A tiny Brazilian tapir which keepers say looked like a 'humbug on legs' has been born at Chester Zoo .
The female calf, who has not yet been named, was born early in the morning on Saturday, December 5, to experienced parents Jenny and Cuzco.
Weighing just a few kilograms, she is expected to more than double in size within just two to three weeks.
Young tapirs are born with spots and stripes all over their bodies, heads and legs but lose these patterns in the first year of their life.
Brazilian, or lowland tapirs, are listed as vulnerable to extinction by the International Union for the Conservation of Nature’s (IUCN) red list of threatened species.
Tim Rowlands, curator of mammals, said: “With her brown coat currently covered in white stripes and spots, our new tapir calf resembles a little humbug on legs at the moment.
“Lowland tapirs lose this patterning over time but, for a newborn, it’s a great form of camouflage as predators will often mistake young calves for specks of sunlight on the forest floor.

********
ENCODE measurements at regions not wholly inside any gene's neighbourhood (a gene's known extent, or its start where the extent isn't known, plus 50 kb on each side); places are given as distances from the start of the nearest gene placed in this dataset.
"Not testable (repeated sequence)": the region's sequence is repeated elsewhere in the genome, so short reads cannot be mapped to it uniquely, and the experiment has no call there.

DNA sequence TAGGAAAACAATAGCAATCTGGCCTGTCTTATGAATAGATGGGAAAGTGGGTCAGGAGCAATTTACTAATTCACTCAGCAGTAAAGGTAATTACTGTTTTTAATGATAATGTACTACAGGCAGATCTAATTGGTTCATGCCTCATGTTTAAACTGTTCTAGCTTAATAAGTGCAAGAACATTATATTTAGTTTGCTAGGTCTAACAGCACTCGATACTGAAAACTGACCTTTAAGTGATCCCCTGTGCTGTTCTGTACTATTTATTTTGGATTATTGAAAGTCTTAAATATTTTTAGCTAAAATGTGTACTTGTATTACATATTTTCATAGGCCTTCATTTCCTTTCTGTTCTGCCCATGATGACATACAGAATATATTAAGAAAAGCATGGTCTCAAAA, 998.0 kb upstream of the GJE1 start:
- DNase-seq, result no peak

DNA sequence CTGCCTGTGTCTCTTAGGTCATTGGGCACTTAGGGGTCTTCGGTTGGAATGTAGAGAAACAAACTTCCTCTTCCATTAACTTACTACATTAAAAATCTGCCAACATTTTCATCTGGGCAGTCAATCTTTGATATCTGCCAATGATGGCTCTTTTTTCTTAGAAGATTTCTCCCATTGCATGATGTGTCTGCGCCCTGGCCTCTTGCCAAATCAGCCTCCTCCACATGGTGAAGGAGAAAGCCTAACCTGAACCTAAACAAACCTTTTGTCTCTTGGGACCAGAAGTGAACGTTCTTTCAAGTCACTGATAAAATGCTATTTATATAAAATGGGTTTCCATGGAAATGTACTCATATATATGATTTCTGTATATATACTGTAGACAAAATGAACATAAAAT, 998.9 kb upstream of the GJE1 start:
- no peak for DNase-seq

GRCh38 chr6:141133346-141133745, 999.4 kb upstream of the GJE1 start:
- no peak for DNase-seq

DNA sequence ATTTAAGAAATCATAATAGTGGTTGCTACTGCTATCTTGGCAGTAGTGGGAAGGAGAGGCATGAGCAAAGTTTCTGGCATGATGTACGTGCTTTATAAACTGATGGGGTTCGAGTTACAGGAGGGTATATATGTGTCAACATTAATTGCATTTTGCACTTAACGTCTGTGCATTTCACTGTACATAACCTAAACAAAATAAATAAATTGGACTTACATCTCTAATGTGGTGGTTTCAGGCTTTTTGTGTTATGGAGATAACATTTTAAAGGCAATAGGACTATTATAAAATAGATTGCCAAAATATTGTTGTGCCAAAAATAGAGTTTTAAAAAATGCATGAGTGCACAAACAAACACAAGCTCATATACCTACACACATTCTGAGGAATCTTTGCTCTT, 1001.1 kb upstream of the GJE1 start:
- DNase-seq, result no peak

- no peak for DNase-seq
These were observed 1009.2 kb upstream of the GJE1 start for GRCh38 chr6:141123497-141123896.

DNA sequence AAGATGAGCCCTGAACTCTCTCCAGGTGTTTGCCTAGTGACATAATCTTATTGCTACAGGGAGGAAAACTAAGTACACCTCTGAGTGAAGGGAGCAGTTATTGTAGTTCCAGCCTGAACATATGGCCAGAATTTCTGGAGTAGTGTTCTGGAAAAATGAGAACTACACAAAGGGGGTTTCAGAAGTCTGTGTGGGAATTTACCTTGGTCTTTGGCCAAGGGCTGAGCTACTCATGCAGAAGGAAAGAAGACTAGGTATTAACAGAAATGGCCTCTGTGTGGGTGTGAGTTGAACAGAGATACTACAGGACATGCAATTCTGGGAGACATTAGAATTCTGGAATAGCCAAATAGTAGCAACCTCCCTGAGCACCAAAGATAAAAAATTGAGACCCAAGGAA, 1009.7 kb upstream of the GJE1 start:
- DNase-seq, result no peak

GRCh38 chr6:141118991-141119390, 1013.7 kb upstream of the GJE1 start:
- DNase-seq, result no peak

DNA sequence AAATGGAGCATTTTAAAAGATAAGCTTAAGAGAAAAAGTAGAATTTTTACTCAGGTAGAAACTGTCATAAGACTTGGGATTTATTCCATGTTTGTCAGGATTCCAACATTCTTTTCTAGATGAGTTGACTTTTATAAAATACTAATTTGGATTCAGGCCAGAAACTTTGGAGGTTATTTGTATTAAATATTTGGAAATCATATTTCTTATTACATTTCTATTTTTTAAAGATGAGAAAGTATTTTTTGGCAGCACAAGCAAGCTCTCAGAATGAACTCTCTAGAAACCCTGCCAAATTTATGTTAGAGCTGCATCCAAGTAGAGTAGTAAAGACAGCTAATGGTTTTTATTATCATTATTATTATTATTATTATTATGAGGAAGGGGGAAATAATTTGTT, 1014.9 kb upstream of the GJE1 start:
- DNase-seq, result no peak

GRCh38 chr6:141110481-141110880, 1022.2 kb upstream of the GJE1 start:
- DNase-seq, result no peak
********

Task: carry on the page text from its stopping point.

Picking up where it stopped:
“At just a few days old she is tiny but tapirs grow very quickly and we expect she will double in weight in just a matter of weeks.
“She already has bundles of energy and is quite demanding on mum in particular, but Jenny is very experienced and knows exactly what to do.
“We hope that our new arrival will be another great ambassador for the species and their cousins in the wild who, sadly, fall victim to a number of devastating threats that has resulted in a huge loss of wildlife across South America.”
Tapirs are either completely absent or severely depleted from much of their historic range in South America, with more than a 30% decline in the wild population over the last 30 years.
Their main threats stem from habitat loss and huge hunting demands for its meat and its hide, which is used to make leather products.
Chester Zoo supports conservation projects in Brazil that are researching the different behaviour patterns and movements of tapirs in the wild and hope to play a major role in safeguarding the species for future generations.
Scientific name: Tapirus terrestris. The species is also known as lowland tapir, South American tapir and Brazilian tapir. They are excellent swimmers and their closest relatives are horses and rhinoceroses
Found: They live in several different South American Countries, including Argentina, Brazil, Peru, Paraguay, Venezuela and Bolivia
Height and weight: Young are weaned at around four months old but they will double their weight in the first 14-21 days. Adult tapirs are around two metres in length and stand about three foot high
Diet: They live on a diet of fruits, berries and leaves